This album came when Neil Diamond was firmly entrenched in his adult contemporary niche. A/C can be so pandering it's insulting sometimes, but when it's done with heart and smarts it can be sublime. Diamond apparently gets that and for the most part makes adult contemporary that is actually for adults. It takes a master to croon "Cause I do believe in forever/it's a place that lovers find" without making the sentiment cringe-inducing. And Diamond pulls it off. Despite that, even he can't keep from sounding creepy when he sings, "Ooh, babe, you're a hot little number" on "Everything's Gonna be Fine." Both he and this album are classier than that, and once you're into the song it's undeniable -- it becomes a feel-good anthem, and it works. Diamond was wise enough to co-write a number of these songs with master producer/songwriter David Foster. Foster writes his share of pabulum, but when he's good he's great, and on this album he's in fine form. Diamond was also wise enough to tone down the production so that his rugged voice and the melancholy melodies are able to shine through. The Best Years of Our Lives is an album that is romantic and sentimental without being manipulative, and despite a couple of overproduced ballads that are outweighed by the other tracks, particularly the high-spirited and hopeful title cut and the subtle remorse of "This Time," it is a strong entry in Diamond's oeuvre.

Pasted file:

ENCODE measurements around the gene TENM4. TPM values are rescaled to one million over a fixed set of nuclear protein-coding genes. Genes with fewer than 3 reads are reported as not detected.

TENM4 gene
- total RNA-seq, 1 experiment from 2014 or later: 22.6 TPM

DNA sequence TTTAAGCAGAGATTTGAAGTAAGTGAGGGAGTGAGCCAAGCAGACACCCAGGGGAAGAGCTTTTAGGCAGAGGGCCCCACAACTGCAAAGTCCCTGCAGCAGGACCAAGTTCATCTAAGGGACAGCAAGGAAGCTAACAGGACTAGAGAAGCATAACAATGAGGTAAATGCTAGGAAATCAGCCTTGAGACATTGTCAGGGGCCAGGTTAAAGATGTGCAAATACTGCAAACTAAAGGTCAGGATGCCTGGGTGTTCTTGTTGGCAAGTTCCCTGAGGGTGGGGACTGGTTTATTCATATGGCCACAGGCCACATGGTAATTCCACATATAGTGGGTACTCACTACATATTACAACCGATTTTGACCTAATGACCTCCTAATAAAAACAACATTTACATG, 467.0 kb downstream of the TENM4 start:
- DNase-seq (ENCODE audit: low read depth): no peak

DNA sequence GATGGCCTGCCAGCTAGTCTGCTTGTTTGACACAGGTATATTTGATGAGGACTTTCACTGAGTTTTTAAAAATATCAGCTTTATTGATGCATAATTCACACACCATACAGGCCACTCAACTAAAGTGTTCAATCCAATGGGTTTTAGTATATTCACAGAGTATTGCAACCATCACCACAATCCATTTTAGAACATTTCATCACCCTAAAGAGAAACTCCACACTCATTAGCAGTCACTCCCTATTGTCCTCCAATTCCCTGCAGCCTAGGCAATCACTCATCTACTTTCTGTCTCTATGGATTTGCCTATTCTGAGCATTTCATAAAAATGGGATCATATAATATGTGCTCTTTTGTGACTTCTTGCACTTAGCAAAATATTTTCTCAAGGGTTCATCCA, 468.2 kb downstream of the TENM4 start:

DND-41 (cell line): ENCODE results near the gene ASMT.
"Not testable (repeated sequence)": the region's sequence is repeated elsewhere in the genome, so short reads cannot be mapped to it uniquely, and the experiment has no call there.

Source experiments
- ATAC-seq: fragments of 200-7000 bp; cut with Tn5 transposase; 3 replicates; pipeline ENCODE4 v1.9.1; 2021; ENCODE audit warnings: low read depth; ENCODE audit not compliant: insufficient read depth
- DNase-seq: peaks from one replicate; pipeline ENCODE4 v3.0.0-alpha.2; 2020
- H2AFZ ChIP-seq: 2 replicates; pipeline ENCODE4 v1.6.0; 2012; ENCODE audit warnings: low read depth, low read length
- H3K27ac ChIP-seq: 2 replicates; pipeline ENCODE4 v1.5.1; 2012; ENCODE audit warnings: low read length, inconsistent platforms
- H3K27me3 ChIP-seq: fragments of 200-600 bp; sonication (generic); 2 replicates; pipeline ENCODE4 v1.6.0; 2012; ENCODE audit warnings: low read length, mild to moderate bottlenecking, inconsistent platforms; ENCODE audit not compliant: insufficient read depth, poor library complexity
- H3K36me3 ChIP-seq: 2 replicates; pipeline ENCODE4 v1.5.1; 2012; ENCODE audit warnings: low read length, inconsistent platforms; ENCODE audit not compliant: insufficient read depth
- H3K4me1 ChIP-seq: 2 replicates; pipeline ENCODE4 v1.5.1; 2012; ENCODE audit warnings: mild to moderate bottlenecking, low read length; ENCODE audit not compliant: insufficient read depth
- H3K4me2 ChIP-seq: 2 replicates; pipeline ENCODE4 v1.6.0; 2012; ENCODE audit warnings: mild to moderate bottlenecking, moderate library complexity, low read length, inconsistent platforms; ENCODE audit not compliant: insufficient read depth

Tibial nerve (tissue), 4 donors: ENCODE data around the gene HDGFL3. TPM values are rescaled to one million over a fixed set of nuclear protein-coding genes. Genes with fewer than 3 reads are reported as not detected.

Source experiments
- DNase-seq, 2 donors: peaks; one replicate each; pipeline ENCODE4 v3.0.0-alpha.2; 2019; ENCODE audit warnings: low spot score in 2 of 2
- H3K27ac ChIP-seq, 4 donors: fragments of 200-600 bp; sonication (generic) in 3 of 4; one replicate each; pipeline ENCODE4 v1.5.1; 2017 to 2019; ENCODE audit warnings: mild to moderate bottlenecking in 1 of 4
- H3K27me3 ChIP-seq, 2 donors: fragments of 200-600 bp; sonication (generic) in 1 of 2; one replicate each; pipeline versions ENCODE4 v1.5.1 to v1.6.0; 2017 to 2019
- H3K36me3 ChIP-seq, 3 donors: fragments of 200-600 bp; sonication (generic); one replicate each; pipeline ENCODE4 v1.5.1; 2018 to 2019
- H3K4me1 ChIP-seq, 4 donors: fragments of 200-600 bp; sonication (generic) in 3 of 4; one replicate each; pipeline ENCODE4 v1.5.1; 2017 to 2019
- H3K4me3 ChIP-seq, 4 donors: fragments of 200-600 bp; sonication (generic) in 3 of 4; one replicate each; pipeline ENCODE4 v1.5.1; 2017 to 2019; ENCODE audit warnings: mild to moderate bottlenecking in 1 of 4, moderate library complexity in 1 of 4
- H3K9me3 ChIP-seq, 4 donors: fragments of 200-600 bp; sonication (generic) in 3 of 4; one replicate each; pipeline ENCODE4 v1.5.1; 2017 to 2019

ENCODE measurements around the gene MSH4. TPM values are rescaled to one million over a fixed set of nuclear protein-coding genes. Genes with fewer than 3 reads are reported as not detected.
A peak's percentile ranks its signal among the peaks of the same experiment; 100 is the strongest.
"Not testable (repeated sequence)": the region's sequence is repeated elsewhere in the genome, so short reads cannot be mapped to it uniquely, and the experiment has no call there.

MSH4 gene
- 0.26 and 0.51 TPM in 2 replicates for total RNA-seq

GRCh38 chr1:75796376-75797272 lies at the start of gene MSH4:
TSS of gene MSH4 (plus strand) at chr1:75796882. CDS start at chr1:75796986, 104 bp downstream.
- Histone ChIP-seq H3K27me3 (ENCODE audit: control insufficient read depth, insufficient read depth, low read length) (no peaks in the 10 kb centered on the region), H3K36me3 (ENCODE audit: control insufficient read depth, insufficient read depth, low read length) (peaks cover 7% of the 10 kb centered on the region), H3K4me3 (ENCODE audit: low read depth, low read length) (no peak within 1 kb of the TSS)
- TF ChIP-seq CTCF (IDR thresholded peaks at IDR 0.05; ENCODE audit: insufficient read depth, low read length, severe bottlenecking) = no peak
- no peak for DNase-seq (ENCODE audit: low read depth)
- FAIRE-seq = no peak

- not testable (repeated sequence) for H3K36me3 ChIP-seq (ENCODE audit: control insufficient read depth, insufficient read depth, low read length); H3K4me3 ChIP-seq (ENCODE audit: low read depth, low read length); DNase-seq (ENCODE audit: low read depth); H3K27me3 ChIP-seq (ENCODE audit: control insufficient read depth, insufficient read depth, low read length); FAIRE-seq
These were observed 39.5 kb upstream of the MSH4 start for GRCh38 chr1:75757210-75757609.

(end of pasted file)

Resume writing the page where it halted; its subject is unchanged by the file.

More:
AllMusic Review by Bryan Buss